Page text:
The bus is big. I settle into my hard-fought after window seat and send a final wave to Rafa outside. Strangely enough a Brit plops down next to me and immediately asks to give up my seat for his girlfriend across the aisle. Um, no. He shrugs it off and continues to chat incessantly away. I thought Brits were more reserved. You know, that whole stoic persona. Nope, not this one. I was rather excited about my trip so he viewed my perkiness as an invitation. Apparently, he took a great exception to his “around the world vacation”, at least his part in Latin America, and was more than happy to prattle on about all the ills he suffered, much to the chagrin of other passengers who wanted to sleep away the ride. To tell you the truth, I think his girlfriend was quite pleased to be seated next to a snoring Tico.  It was a long sleepless ride.

For those of you who have never crossed a Latin American land border, my level of writing could never fully encapsulate the experience. Airports are bright, mostly air-conditioned, and contained in a neat package. Land borders have an aire about them similar to the Twilight Zone, “a mixture of self-contained drama, psychological thriller, fantasy, science fiction, suspense, or horror, often concluding with a macabre or unexpected twist”. It’s one of those life experiences that everyone should go through. The Brit was getting it first hand. Sure you may want to fly out of Panama City to Australia, but not having that proof of departure can make for a surreal experience. And why, oh why, must people believe that talking louder makes understanding a foreign language any easier? Being next in line, I smiled and handed over my passport. They stamped it and handed it back over without ever asking me a single question. Que the Twilight Zone music.

The next challenge for me was getting dropped off where I needed to go and not making the whole trip to Panama City. With the shrill voice of the Brit bouncing around the station, I saddled up next to the bus driver and as sweetly as I could muster in my broken Spanish asked him to drop me at km 97. With no luggage in the hold, it would be an easy stop and I batted my lashes for all they were worth. With the issue of the Brit being settled, and people eager to get moving, the driver softened like a puppy.

I found the Pacific side of Panama to be oddly beautiful. It was an endless landscape of dry rolling hills getting larger and larger until they met the spine of mountains in the center of the country. It was cattle land but I saw little livestock and even less agriculture. Go anywhere in Costa Rica and food production is packed into every available space. It’s not uncommon to find coffee growing in empty lots in the middle of San Jose. I tried to pick out produce stands but saw few in the four hours before my stop. The roads were butter smooth and there was very little trash around, even cleaner than Costa Rica. Another thing I found interesting, the cops. They are everywhere! They even stopped the bus…twice! It wasn’t even a shaken down. Just a passport check. And they LOOK like cops. In San Jose it’s easy to mistake a cop. For the most part, they look pretty goofy. They are almost always texting or chatting on their phones, looking disinterested. The female cops always make an effort to glam up their uniforms with dayglow make-up and flashy jewelry. I’m not kidding. I live practically next door to a police station. Never, have I once seen them ever do anything. Even when things are going blatantly wrong around them. But the Panama po-po is paramilitary. Let me ask you: Who would you take more seriously? The cop with neon blue eyeshadow and door knocker earrings, or the fatigue wearing, automatic weapon welding guy who probably had relatives in the School of the Americas?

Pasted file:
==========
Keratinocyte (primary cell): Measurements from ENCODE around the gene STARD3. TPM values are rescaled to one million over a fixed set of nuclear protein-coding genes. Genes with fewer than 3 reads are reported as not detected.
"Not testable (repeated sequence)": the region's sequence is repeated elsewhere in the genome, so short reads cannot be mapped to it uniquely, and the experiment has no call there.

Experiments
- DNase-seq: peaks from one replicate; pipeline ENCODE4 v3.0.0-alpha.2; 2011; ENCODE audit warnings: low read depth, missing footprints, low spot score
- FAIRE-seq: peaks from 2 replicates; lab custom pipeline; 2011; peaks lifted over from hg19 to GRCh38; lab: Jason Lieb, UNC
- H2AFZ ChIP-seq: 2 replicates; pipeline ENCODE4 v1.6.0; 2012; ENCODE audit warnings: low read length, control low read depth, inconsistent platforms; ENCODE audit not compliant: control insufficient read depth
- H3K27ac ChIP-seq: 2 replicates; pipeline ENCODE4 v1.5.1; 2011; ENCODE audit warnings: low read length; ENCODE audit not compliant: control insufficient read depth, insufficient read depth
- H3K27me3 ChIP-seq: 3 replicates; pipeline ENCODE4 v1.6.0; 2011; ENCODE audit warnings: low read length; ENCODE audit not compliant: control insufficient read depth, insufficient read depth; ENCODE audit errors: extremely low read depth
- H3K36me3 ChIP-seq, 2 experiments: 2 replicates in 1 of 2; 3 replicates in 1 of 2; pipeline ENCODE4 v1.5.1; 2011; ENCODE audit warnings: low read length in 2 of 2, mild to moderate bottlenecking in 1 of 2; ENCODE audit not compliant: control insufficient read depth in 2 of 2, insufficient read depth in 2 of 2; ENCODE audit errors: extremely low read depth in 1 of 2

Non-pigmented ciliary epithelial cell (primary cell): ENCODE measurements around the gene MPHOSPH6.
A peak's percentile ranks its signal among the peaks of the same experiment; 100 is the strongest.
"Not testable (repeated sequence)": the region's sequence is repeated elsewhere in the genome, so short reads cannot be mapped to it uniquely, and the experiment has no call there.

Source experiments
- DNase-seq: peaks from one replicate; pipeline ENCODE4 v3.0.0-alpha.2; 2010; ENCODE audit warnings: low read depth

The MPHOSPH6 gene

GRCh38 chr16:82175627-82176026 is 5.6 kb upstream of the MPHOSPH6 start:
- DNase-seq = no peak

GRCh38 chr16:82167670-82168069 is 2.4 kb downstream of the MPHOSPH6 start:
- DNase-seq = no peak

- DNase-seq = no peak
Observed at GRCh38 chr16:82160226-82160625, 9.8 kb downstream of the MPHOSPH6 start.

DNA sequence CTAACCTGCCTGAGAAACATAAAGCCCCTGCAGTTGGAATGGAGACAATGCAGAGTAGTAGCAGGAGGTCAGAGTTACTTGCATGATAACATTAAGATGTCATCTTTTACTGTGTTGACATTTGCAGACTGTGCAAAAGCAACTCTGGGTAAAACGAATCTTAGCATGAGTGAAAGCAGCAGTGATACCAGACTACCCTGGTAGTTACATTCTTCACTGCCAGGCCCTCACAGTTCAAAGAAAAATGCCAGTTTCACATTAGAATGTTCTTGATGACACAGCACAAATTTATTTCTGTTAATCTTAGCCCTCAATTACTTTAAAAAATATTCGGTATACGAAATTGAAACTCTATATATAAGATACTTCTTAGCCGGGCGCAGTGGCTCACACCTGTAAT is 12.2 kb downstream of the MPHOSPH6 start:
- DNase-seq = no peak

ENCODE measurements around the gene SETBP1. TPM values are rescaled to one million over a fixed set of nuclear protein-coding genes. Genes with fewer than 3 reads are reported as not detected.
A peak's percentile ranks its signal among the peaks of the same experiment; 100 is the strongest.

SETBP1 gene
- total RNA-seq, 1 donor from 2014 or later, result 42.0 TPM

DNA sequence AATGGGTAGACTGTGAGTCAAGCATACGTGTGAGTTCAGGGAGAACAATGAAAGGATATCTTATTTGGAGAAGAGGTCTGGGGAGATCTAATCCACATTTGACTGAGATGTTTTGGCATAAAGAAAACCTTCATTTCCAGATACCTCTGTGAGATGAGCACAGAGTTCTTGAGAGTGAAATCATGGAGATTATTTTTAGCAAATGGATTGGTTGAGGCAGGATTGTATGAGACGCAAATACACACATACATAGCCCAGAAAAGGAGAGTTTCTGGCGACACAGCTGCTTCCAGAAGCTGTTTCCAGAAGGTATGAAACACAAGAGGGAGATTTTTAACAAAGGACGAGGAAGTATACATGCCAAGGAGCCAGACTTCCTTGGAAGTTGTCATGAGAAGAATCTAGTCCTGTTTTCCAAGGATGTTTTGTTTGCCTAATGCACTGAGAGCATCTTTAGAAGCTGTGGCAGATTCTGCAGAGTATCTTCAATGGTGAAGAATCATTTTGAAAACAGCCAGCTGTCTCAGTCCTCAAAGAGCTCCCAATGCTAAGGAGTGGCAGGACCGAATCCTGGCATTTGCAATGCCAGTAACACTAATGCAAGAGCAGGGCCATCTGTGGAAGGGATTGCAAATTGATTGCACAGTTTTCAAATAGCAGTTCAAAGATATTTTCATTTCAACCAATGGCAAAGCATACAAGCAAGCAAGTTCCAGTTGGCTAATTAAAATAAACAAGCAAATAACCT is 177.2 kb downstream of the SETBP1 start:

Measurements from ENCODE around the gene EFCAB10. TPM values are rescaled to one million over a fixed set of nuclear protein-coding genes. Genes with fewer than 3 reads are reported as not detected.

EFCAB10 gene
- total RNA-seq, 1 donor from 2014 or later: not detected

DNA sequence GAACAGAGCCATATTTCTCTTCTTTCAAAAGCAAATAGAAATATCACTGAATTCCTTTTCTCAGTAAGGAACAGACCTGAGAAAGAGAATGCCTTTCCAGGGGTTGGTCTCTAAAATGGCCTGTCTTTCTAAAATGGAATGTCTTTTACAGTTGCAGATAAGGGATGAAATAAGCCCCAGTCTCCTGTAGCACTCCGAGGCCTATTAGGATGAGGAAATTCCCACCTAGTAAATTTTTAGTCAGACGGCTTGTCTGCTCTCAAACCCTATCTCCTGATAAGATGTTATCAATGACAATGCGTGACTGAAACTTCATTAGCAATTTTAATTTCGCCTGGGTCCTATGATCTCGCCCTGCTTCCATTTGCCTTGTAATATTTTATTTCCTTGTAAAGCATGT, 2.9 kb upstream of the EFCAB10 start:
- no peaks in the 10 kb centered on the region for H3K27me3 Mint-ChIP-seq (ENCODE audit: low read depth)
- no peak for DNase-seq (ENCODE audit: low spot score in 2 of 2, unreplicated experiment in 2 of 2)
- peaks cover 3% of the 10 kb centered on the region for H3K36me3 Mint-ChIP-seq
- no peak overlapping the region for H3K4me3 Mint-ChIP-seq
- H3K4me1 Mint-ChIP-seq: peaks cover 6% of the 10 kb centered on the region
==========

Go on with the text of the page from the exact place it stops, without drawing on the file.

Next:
By the time km 97 came up, I had endeared myself with the driver and was given many flirtatious glances. After a handful of seats freed up after the border, I had been blissfully Brit free for the rest of my journey into Panama (I also got the distinct impression he was a little miffed at me for “abandoning” him at the border…Sheesh, men can be difficult about things).  When I got off the bus the air was like a hot slap to the face. The driver registered my concern and asked if I was going to be alright. I recomposed myself and flashed a grin. “Of course!” I’m in the middle of no where with a backpack and a phone number of my destination and a limited grasp of the native language. Don’t they realize you can conquer the world with cleavage and smile?